Maggie: Every day as my kids are leaving for school, I say, “Make good choices.”  I remind them that the quality of their lives will be determined by the choices they make. I give them examples and try my best to model the behavior I want to see from them.

How Maggie and the Moms enjoy family time

Maggie: We love exploring the outdoors. Every weekend from now until the end of summer, you’ll either find us at Pass-a-Grille beach or taking day trips to Anna Maria Island, Boca Grande or the springs near Crystal River. We’re also excited to try scalloping in Homosassa for the first time this year!

Kiva: We love the Tampa Riverwalk. Either walking the strip as a family or renting an electric boat and sailing down the Hillsborough River.

Margaret: Brunch at Oxford Exchange! It’s one of our favorite things to do. What can I say, we’re an eating family! And if we have a bit of free time, we head to the Tampa Museum of Art. You can’t beat the architecture, the art collection and the location. Be sure to check out the large sculpture “Laura with Bun” by Juame Plensa outside the main door—it’s a cool photo op with the kids.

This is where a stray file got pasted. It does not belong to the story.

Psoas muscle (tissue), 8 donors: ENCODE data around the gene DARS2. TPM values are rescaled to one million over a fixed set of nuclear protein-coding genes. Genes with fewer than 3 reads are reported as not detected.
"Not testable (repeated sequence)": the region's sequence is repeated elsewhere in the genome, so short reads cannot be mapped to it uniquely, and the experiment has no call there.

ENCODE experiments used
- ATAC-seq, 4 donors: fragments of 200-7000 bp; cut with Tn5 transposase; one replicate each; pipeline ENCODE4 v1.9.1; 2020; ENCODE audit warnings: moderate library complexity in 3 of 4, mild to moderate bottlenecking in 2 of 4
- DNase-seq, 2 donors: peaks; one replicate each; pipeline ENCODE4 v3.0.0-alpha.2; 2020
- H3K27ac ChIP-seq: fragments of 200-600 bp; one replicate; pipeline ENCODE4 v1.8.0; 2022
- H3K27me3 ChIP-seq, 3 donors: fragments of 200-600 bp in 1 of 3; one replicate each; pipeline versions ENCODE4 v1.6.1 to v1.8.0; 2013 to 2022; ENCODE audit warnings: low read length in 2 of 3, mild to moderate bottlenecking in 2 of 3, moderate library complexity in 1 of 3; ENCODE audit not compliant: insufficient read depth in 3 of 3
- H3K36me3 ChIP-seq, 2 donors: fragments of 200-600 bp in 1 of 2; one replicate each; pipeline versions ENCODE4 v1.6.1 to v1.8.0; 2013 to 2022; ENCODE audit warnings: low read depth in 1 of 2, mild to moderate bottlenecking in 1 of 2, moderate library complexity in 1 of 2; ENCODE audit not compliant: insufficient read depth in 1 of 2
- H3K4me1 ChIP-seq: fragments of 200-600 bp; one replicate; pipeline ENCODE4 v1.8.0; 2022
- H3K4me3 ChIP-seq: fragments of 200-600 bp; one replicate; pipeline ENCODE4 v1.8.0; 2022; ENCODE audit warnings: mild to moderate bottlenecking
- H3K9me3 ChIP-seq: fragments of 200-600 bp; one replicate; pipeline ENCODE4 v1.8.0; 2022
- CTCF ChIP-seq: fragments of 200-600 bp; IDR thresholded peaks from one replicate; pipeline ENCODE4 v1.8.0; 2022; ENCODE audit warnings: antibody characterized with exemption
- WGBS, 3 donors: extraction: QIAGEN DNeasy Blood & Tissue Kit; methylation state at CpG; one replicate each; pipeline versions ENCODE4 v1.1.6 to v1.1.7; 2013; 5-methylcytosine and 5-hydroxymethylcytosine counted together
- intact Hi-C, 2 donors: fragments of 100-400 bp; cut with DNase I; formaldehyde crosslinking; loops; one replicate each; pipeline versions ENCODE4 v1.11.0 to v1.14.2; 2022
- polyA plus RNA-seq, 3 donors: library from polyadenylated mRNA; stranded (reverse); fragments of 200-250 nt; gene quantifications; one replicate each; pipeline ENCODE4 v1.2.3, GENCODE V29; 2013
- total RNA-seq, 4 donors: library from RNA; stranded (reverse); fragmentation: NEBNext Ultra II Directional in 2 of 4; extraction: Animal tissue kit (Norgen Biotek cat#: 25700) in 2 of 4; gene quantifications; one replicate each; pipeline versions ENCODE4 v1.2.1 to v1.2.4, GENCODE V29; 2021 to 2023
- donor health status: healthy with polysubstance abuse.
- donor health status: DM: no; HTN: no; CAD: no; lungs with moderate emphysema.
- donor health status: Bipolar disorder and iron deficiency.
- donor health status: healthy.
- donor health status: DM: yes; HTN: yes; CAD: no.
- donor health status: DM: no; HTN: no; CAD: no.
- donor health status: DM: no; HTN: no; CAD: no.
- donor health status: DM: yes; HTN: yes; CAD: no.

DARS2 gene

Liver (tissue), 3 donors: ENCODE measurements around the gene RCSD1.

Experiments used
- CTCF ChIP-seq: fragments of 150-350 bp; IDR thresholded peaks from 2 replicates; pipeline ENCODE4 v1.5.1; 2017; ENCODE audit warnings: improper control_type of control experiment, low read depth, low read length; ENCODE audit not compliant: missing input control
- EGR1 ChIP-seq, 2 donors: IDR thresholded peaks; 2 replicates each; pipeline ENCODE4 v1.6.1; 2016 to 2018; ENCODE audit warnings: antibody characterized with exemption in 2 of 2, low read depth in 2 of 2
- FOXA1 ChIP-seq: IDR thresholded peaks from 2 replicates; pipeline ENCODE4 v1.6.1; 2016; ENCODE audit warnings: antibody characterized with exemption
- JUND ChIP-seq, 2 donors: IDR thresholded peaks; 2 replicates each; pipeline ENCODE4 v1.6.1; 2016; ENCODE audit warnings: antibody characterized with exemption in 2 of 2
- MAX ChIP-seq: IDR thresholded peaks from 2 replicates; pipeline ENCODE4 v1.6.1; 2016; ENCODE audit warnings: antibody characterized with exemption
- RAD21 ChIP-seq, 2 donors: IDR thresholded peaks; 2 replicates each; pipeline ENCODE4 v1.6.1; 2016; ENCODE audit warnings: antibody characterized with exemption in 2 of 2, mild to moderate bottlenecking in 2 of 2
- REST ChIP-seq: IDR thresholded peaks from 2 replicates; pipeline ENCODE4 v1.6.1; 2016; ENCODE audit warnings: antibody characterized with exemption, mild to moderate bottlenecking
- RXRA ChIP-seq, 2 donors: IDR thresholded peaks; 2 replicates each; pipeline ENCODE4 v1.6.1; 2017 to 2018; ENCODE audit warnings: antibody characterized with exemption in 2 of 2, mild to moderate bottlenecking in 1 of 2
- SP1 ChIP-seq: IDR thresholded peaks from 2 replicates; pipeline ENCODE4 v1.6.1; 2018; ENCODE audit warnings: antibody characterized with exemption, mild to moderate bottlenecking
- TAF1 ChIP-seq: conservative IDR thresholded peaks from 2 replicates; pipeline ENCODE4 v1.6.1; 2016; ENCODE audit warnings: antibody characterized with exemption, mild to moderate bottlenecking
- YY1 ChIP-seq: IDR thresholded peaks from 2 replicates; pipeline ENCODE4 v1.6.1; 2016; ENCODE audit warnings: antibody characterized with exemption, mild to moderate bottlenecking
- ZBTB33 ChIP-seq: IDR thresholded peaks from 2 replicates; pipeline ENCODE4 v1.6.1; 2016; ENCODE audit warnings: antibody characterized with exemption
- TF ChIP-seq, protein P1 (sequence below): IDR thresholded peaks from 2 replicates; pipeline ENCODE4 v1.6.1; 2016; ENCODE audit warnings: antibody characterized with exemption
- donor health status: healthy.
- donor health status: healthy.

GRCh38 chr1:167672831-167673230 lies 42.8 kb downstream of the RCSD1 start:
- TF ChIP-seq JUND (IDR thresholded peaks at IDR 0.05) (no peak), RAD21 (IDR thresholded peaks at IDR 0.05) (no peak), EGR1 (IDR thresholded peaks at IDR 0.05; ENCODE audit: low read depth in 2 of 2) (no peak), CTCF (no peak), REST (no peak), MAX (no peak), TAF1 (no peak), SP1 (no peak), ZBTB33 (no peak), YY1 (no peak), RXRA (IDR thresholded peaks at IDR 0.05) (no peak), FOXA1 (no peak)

Karimah: Hang out at Sparkman Wharf.  We love going bowling at Splitsville.

Laura: We love going to the beach and especially Fort De Soto North Beach and Caladesi Island. We (okay me) are also big theme park fans, so Legoland is a favorite as is Disney which is only about an hour drive for us. We also love Zoo Tampa and indoor spots like local museums. The St. Pete Pier is another family top pick!

*Originally published in the May 2022 issue of Tampa Bay Parenting Magazine.


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Maggie Rodriguez
Maggie Rodriguez co-hosts the nationally-syndicated lifestyle show, Daytime on WFLA, Channel 8. She recently returned to tv after taking a 10-year break to raise her two children. During her career, Maggie reported and anchored the news in Miami, Los Angeles, and at the network level in New York as the host of The Early Show on CBS. She now lives in South Tampa, which she calls the perfect place to raise a family.